This overview is at one level woefully inadequate. It is merely meant to introduce the idea of the liturgical year and to whet one’s appetite for digging deeper. It is important to note here, however, the value of this observance- the “why?” if you will. On the one hand, it has an objective and unifying value for Christians. Joan Chittister puts it this way:
The liturgical year is the calendar of the spiritual life, the epicenter of the soul’s progress through time. It punctuates our civic year with the mystery of who we are really meant to become. It is far beyond anything civic. It is greater than the culture of any single group. It transcends everybody’s nationality. It reminds us of roots deeper than time and stronger than tribe. It never lets us sink into a kind of secular historicism that makes color or nationality or race or politics or gender the ultimate dimension of our lives. Instead, all the undercurrents of our existence are here: what we believe, who we follow, why we do what we do, and—in the end—where we’re going.
In the divided world we are currently dwelling in, could such “common roots” not be a blessing?
There is a subjective and personal dimension as well. The liturgical year can help to guide our personal devotions and practices as life lived in response to the mighty acts of God. Robert Webber sums up this aspect as follows:
Advent is a time to wait.
Christmas is a time to rejoice.
Epiphany is a time to witness.
Lent is a time for repentance and renewal.
The Great Triduum [think Holy Week]… is a time to enter death.
Easter is a time to express the resurrected life.
After Pentecost is a time to study and evangelize.
Want to explore more? Resources abound. In addition to the calendar of your particular faith tradition, you may want to check out:
- The Revised Common Lectionary. The most widely used resource for following the Christian year in the Protestant world. Found at www.commontexts.org/rcl
- A Fixed-hour prayer book. Whatever book works for you, it will likely guide you through the patterns of the liturgical year in some fashion.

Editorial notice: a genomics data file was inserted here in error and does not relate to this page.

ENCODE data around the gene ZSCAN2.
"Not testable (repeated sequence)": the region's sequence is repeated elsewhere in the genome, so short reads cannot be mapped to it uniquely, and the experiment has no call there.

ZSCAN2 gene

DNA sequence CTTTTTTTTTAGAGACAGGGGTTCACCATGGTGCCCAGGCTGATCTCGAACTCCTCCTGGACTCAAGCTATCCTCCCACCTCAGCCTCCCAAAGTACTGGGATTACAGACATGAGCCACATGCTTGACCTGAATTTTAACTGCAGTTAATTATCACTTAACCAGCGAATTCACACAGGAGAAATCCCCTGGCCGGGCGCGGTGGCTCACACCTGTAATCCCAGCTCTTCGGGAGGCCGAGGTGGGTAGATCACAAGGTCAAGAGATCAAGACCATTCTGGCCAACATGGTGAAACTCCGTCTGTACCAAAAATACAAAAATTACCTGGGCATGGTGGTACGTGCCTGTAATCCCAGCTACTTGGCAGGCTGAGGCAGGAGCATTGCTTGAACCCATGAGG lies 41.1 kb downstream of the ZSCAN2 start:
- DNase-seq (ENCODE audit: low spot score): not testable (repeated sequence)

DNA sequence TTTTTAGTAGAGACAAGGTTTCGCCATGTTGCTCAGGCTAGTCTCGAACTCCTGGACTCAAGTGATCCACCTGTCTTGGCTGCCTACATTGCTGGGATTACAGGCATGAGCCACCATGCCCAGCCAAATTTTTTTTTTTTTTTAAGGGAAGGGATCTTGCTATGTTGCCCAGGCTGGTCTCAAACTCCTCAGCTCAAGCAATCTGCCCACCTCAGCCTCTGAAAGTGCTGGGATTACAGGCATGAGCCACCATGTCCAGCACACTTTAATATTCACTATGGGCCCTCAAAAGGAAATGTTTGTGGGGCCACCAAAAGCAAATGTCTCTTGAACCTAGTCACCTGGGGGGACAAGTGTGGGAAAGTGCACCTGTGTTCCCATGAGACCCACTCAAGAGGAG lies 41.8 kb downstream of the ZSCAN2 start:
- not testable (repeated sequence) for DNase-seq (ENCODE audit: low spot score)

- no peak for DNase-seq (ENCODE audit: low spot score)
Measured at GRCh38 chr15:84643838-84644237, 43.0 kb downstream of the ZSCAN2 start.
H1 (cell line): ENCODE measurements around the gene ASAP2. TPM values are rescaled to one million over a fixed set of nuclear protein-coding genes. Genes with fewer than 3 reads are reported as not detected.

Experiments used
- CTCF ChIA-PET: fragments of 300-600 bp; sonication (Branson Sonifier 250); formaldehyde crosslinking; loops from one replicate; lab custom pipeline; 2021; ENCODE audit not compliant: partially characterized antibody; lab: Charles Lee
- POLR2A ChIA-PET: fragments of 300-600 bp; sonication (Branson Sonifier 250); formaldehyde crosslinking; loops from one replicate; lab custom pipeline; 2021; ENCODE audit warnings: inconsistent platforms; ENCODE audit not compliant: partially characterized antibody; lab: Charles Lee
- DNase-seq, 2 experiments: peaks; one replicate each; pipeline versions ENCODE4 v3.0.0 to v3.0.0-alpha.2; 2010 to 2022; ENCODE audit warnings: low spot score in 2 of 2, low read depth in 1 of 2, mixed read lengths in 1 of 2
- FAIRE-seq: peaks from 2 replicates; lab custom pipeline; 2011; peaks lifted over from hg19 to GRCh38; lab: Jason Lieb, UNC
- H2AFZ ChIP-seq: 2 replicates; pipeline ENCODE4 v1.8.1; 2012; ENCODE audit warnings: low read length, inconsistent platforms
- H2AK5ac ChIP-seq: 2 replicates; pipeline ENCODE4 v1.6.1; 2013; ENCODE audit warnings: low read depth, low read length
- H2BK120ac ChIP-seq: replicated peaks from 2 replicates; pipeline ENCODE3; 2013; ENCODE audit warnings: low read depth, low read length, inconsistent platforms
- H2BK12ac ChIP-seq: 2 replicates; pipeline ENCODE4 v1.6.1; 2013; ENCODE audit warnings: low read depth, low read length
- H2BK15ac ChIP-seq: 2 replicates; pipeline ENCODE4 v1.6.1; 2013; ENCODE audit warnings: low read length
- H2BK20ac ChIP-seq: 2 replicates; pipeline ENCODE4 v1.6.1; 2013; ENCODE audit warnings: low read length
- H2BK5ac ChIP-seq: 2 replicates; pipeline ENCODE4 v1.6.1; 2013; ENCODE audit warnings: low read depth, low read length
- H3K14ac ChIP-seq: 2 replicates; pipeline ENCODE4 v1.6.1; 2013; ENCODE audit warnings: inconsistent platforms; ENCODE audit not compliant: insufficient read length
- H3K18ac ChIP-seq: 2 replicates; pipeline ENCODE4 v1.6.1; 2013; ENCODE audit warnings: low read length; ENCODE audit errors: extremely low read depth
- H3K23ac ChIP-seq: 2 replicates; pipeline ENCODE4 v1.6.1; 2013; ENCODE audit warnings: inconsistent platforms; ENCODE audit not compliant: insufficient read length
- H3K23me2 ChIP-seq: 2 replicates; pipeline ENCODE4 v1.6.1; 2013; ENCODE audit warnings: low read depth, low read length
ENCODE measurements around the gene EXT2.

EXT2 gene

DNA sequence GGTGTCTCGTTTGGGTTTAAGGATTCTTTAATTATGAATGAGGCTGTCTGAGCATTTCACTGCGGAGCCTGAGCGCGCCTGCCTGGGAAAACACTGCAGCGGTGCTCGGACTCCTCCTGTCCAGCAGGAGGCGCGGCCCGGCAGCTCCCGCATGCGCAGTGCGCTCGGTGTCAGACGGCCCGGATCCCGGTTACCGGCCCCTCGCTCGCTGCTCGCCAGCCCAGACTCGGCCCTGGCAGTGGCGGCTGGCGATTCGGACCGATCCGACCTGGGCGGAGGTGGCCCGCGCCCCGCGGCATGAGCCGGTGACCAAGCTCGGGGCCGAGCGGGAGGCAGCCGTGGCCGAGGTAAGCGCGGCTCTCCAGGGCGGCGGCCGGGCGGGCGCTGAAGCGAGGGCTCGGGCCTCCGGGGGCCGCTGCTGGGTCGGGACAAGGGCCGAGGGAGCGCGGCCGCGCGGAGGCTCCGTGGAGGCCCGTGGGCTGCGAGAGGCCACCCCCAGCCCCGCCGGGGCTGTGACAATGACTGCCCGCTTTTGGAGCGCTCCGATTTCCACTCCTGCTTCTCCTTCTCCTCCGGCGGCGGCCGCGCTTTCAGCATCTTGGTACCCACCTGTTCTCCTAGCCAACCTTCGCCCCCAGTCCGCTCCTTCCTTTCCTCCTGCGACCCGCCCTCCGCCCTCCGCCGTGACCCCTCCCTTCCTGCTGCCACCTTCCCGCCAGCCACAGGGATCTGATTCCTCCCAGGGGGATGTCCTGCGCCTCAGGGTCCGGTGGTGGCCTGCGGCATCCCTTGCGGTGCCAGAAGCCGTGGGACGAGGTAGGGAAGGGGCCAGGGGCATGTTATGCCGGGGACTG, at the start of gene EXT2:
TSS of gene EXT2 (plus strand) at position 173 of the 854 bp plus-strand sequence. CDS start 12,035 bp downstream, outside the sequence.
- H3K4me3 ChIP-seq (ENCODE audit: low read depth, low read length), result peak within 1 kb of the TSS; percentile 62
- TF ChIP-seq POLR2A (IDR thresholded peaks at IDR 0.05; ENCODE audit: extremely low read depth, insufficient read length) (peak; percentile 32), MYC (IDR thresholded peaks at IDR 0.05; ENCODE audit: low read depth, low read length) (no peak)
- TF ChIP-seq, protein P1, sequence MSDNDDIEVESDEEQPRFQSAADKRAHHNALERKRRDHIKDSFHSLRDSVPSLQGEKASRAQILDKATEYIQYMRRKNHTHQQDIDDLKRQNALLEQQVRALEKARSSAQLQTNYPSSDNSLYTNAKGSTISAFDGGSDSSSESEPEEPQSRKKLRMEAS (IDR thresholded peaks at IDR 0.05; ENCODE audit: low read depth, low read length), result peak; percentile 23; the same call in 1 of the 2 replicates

- The two books quoted in this article are great introductions to the topic:
Joan Chittister, The Liturgical Year
Robert Webber, Ancient-Future Time
I would argue the Chittister is more conceptual, Webber more practical, but both are great for meditation and easy to read.
- Have kids? Martin’s The Catholic Parent Book of Feasts: Celebrating the Church Year With Your Family is a great resource. It is for Roman Catholics in terms of content, but many of the ideas can be adapted. You can also check out other family-based church year resources online.
Adapting our understanding of time may seem like an odd spiritual practice, but few are more crucial. We are defined by what we pay attention to, and the dominant worldview and its temporal demands unrelentingly pull us away from Christ and from intentional Christian living. Time is God’s, and it is also his gift to us. A change in understanding and practice here can produce so many others, like ripples in a pond. When the sabbath replaces the day off, when the prayer book replaces the appointment book, a new way of living and being becomes possible. Robert Webber, again, states:
I am persuaded that the practice of Christian time—personally and in the church—will establish a rhythm of time that will free us. It will release us from time as an evil power that tyrannizes our lives to a time that frees us to live in the rhythm of the death and resurrection of Jesus—a pattern that will keep us in an unceasing spirituality.
Les Martin is a participant in the A300 program and a long-term missionary in Nigeria. An Anglican priest, he is an Archdeacon and serves in the office of Canon Theologian for the Anglican Diocese of Pankshin, while lecturing at Archbishop Vining College of Theology, Akure. He lives in Lagos with his wife Kate, and he believes that his marriage to her is far more important than anything else mentioned above.
 - Chittister, J., & Tickle, P. (2010). The liturgical year: the spiraling adventure of the spiritual life - the ancient practices series. Nashville: Thomas Nelson.  - Webber, R. (2004). Ancient-future time: forming spirituality through the Christian year (p. 180). Grand Rapids, MI: Baker Books.  - Webber, R. (2004). Ancient-future time: forming spirituality through the Christian year (p. 181). Grand Rapids, MI: Baker Books.